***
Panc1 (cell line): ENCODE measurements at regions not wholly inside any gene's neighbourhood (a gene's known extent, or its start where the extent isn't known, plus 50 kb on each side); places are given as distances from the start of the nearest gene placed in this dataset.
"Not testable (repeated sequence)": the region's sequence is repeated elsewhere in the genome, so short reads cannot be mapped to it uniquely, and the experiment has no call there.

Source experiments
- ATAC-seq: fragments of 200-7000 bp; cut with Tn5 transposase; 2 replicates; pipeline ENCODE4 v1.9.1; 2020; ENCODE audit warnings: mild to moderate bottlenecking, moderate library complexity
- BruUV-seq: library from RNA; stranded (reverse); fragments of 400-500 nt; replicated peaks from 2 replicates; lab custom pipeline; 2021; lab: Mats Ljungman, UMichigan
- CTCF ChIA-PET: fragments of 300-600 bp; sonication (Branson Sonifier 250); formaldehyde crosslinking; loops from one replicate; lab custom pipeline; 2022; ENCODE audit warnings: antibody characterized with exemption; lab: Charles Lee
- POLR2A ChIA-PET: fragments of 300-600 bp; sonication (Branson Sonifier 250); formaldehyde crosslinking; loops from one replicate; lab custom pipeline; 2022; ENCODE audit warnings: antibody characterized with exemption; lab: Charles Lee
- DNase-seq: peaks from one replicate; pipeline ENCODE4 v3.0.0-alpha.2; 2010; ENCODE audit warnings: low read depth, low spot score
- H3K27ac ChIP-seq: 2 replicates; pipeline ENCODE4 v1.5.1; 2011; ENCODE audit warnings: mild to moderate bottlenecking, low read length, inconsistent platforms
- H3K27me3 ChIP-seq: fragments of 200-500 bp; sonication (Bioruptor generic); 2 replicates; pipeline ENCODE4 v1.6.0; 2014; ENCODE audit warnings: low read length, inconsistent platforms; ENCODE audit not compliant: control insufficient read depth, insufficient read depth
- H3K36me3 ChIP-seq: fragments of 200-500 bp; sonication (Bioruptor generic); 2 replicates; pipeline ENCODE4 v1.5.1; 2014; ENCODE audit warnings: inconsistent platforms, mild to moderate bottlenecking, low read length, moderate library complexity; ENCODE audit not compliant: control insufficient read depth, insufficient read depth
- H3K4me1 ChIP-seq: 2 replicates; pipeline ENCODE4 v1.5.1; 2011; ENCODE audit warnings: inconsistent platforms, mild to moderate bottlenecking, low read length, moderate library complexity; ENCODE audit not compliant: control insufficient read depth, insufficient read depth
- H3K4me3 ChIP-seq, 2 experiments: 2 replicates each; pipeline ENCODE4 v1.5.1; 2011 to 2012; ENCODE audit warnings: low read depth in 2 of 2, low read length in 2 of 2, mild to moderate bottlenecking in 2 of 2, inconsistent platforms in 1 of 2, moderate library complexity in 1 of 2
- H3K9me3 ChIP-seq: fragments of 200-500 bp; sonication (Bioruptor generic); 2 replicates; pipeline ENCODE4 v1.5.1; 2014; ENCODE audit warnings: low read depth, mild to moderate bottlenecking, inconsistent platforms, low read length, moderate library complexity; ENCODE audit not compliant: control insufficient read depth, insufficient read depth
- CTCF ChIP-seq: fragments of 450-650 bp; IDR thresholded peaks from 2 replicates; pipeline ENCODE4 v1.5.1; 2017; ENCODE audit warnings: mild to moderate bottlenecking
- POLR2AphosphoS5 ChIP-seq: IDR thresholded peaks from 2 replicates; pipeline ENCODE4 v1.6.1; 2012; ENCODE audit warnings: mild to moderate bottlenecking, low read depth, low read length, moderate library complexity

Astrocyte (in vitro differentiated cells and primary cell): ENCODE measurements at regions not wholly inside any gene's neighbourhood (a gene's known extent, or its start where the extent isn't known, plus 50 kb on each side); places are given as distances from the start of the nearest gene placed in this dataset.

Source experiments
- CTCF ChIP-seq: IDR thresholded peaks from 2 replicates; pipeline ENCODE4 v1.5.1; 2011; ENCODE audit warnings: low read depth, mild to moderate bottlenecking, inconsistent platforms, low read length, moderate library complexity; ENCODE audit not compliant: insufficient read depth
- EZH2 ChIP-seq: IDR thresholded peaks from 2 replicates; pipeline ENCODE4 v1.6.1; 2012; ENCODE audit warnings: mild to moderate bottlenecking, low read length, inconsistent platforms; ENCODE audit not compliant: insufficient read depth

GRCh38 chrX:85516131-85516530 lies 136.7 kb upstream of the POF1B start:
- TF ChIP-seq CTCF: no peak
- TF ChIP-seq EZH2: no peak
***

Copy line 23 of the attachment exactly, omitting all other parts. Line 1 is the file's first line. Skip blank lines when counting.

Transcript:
- TF ChIP-seq EZH2: no peak